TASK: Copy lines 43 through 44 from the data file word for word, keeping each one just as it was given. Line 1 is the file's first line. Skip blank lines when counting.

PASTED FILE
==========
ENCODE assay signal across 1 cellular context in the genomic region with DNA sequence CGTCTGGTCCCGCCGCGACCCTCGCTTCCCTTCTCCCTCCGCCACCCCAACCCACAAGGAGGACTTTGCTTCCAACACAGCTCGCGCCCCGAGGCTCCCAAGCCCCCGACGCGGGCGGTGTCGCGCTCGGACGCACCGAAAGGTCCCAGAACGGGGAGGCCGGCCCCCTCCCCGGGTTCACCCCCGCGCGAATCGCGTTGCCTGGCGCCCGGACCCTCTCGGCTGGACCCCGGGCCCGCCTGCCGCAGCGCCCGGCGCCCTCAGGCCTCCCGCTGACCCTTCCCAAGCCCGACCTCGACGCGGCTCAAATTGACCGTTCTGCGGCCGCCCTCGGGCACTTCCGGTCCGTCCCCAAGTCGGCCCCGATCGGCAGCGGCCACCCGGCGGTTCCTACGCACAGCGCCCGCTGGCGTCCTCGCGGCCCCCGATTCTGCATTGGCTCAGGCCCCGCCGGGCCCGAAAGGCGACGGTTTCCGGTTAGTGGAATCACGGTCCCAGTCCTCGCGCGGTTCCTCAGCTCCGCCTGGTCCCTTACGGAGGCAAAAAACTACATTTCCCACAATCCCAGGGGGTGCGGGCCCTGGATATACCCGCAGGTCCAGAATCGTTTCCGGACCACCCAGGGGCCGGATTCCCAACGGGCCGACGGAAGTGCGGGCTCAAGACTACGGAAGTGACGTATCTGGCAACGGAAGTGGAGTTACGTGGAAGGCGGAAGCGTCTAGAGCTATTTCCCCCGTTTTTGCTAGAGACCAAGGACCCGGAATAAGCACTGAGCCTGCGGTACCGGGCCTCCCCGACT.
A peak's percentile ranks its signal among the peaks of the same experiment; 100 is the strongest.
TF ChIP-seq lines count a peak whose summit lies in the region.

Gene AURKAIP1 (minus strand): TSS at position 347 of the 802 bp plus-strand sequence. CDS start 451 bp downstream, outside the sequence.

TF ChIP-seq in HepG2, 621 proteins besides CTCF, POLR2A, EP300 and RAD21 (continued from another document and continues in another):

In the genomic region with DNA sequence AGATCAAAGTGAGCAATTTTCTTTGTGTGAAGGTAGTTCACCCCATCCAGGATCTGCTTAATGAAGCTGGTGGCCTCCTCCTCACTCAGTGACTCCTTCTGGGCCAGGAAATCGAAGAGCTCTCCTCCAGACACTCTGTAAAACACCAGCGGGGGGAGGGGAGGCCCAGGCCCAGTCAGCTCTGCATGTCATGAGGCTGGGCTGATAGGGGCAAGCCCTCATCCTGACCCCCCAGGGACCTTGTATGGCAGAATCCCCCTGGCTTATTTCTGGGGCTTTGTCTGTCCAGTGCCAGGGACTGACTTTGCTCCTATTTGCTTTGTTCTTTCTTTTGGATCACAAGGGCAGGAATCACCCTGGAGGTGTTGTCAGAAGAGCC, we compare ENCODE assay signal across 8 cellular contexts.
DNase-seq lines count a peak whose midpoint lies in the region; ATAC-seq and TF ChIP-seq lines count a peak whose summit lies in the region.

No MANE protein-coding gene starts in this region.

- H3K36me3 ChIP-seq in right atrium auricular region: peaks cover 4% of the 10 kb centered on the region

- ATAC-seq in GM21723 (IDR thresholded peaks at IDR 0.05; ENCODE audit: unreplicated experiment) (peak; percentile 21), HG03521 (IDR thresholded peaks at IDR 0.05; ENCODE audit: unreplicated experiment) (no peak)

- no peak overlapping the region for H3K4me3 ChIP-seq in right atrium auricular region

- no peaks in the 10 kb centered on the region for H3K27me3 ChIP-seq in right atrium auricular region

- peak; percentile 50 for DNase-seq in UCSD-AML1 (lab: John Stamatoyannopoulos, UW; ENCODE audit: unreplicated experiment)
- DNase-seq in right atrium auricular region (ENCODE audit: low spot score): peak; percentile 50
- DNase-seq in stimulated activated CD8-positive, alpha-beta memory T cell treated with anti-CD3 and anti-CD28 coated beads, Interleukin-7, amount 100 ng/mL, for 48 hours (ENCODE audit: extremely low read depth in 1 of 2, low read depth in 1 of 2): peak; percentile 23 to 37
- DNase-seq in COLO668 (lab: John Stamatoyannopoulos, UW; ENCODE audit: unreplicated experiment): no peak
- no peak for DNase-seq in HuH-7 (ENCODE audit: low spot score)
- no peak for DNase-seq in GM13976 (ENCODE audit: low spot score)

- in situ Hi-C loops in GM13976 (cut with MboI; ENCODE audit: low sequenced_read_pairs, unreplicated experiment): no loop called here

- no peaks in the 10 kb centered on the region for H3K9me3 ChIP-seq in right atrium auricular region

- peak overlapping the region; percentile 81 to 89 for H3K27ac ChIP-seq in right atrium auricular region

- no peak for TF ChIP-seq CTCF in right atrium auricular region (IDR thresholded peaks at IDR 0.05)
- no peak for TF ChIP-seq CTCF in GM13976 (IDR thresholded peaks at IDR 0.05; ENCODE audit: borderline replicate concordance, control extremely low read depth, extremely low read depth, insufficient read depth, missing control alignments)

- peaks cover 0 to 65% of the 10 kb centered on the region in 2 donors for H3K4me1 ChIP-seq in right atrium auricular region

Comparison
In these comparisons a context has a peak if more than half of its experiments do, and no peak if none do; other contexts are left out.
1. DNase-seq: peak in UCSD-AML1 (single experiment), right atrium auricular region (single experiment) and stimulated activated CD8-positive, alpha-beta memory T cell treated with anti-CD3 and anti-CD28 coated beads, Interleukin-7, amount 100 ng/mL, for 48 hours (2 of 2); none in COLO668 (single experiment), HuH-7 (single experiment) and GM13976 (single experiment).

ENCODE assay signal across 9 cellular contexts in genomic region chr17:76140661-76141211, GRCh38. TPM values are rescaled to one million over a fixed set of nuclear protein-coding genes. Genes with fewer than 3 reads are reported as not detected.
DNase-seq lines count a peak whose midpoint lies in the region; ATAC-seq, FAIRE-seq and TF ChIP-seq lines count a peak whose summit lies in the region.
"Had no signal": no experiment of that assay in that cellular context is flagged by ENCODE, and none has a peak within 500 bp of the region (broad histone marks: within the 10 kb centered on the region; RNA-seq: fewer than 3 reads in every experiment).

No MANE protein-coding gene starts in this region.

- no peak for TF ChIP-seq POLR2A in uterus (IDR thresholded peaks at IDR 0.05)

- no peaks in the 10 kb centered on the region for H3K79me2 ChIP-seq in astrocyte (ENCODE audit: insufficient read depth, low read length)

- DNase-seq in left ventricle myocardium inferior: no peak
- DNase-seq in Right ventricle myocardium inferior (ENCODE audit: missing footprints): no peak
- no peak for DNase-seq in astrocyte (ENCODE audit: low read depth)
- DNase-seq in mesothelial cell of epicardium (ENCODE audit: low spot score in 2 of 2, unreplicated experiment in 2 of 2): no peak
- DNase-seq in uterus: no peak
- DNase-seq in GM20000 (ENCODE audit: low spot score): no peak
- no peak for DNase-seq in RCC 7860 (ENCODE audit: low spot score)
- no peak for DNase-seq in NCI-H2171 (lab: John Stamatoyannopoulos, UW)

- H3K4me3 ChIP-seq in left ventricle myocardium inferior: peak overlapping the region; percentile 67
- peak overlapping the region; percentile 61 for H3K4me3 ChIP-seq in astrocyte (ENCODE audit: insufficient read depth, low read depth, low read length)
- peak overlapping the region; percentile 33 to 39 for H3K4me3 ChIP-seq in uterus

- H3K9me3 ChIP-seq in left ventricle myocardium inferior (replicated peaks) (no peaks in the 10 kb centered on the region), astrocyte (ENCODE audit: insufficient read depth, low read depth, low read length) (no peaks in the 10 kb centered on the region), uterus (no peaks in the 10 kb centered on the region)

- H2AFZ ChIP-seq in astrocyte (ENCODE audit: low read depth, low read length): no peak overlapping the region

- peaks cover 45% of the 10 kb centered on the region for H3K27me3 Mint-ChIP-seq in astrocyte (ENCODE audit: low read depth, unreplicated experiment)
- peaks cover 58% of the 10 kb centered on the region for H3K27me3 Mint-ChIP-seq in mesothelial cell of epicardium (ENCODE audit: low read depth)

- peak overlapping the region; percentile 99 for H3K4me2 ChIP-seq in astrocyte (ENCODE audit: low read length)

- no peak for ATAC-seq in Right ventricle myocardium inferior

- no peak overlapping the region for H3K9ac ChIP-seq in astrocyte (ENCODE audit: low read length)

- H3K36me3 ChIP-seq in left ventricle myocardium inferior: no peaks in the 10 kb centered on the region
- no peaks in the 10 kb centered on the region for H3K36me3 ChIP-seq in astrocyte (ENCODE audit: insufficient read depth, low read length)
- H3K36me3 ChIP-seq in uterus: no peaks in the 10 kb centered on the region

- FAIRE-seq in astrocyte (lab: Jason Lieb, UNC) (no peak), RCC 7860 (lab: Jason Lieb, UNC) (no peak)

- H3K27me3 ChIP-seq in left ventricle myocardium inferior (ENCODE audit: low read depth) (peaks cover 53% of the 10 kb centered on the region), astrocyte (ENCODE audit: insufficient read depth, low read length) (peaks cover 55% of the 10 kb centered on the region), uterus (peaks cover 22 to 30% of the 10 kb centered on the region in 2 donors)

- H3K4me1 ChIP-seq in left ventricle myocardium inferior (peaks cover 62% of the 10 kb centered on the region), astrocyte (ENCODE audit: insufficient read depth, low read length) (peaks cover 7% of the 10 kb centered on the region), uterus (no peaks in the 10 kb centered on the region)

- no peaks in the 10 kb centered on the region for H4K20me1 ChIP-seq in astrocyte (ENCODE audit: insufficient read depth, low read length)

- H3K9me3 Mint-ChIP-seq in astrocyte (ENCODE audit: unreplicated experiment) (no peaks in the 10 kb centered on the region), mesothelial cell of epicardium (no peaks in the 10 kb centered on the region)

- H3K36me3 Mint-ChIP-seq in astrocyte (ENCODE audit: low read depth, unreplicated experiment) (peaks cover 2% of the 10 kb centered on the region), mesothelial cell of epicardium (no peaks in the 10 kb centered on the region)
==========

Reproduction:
- peak overlapping the region; percentile 61 for H3K4me3 ChIP-seq in astrocyte (ENCODE audit: insufficient read depth, low read depth, low read length)
- peak overlapping the region; percentile 33 to 39 for H3K4me3 ChIP-seq in uterus